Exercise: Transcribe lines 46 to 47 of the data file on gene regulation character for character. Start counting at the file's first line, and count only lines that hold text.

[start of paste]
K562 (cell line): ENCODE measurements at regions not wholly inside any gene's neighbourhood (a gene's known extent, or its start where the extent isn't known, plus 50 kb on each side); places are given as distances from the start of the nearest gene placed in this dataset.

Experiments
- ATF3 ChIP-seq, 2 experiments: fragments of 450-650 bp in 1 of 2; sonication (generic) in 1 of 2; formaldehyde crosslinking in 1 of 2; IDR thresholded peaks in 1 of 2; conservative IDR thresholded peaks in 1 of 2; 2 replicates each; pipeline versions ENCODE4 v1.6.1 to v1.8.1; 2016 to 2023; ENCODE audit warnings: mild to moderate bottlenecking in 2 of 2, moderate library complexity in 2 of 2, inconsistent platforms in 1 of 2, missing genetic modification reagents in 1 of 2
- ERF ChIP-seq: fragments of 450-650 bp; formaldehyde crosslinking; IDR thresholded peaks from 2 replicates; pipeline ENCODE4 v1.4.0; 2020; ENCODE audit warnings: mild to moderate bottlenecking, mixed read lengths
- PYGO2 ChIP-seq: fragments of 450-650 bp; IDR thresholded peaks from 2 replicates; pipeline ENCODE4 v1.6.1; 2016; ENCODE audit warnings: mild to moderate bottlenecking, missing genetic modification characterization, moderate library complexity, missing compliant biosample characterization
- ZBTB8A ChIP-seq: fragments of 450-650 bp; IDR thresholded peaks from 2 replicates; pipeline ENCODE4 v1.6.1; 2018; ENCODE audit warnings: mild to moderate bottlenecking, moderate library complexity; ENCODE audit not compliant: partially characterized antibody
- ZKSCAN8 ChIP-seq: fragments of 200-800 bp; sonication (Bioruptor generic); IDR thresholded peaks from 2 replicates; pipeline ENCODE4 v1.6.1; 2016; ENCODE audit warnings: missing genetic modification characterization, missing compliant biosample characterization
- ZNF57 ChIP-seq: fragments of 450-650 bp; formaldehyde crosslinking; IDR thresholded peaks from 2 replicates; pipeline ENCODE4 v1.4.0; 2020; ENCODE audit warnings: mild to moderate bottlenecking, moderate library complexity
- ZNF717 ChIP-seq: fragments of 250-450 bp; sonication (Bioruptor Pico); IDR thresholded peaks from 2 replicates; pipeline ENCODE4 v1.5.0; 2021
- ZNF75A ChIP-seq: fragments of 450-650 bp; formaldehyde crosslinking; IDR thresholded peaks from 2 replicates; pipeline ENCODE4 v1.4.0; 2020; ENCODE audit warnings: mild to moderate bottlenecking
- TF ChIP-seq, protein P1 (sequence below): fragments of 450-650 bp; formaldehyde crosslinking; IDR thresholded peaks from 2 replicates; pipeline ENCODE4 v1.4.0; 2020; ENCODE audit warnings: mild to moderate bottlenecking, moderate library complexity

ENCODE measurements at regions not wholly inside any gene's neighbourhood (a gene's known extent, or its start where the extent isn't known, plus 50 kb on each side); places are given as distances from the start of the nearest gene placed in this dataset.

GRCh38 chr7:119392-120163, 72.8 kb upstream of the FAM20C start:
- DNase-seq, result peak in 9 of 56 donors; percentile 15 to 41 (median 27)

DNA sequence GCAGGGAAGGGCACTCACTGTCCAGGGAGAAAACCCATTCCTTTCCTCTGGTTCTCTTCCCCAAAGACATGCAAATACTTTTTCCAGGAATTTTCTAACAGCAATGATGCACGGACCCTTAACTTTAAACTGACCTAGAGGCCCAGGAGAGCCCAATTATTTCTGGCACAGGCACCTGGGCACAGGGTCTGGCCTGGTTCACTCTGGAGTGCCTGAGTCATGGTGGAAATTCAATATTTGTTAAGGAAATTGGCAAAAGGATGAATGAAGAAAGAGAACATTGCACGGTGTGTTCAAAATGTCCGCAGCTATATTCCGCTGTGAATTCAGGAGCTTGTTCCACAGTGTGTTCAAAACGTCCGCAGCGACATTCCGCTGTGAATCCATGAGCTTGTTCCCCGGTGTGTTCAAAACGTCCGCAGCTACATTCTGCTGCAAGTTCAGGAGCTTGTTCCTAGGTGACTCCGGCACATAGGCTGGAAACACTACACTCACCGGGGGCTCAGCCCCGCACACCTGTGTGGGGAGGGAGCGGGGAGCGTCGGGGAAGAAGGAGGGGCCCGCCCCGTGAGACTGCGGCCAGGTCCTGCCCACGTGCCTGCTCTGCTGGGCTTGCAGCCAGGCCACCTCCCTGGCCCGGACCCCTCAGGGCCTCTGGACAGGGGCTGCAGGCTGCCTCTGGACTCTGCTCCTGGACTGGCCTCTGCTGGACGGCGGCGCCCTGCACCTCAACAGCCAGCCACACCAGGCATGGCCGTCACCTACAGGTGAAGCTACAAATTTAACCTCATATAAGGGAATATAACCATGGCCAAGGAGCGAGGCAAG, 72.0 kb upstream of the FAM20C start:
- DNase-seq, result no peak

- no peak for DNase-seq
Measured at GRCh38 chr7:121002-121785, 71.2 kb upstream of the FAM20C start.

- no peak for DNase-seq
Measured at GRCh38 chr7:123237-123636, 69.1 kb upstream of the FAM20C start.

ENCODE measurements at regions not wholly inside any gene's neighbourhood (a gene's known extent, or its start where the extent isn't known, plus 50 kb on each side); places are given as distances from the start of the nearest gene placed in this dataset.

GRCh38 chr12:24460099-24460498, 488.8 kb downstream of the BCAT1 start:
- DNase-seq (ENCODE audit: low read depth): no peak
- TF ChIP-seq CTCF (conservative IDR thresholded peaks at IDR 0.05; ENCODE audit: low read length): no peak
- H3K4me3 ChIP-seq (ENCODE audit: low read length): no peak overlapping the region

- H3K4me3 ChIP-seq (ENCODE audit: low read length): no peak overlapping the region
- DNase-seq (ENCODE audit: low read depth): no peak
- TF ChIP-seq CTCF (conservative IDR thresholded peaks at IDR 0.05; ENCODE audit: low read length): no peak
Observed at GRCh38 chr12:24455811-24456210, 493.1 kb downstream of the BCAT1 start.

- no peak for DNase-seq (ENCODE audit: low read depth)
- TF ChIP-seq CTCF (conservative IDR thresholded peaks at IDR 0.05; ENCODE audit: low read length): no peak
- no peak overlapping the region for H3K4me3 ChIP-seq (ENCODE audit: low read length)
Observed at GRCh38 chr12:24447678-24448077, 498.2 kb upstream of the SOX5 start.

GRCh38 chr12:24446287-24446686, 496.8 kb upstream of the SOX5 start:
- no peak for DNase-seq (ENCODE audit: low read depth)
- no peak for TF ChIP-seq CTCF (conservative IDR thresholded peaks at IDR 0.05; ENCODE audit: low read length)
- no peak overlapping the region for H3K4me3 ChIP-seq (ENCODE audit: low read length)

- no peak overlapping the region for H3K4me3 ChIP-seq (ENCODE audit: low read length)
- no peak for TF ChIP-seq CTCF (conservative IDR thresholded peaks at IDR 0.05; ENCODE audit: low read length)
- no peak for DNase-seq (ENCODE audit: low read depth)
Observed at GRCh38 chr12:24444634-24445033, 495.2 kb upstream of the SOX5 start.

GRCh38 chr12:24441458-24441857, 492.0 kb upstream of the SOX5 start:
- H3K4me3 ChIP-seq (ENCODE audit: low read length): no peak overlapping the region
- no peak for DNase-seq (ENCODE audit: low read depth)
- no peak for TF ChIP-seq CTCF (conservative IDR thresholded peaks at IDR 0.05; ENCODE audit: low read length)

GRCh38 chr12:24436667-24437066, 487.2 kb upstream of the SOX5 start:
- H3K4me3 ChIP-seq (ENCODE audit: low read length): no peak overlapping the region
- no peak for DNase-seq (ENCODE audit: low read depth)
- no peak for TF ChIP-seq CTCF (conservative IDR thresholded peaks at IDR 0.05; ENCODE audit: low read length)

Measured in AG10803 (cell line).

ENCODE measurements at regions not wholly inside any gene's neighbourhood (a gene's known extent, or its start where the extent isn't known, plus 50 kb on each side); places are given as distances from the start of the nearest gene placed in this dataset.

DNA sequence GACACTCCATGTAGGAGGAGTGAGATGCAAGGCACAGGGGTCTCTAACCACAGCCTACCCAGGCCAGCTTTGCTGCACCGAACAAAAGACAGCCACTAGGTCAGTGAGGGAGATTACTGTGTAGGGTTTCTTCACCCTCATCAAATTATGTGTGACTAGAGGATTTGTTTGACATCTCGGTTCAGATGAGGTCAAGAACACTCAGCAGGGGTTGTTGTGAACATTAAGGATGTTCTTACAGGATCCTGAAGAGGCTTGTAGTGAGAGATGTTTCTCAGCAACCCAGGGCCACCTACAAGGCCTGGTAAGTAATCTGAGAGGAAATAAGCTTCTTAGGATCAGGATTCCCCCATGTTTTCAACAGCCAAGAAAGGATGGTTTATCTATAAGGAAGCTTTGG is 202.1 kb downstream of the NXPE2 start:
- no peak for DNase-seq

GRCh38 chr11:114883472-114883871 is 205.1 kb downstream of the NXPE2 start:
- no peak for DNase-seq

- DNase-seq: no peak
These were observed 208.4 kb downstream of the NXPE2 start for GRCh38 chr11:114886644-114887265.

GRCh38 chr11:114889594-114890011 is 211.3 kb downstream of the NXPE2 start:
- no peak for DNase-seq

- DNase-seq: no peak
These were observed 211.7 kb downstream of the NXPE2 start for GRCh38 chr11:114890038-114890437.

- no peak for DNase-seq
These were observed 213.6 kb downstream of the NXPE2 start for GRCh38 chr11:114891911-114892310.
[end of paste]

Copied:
GRCh38 chr12:24436667-24437066, 487.2 kb upstream of the SOX5 start:
- H3K4me3 ChIP-seq (ENCODE audit: low read length): no peak overlapping the region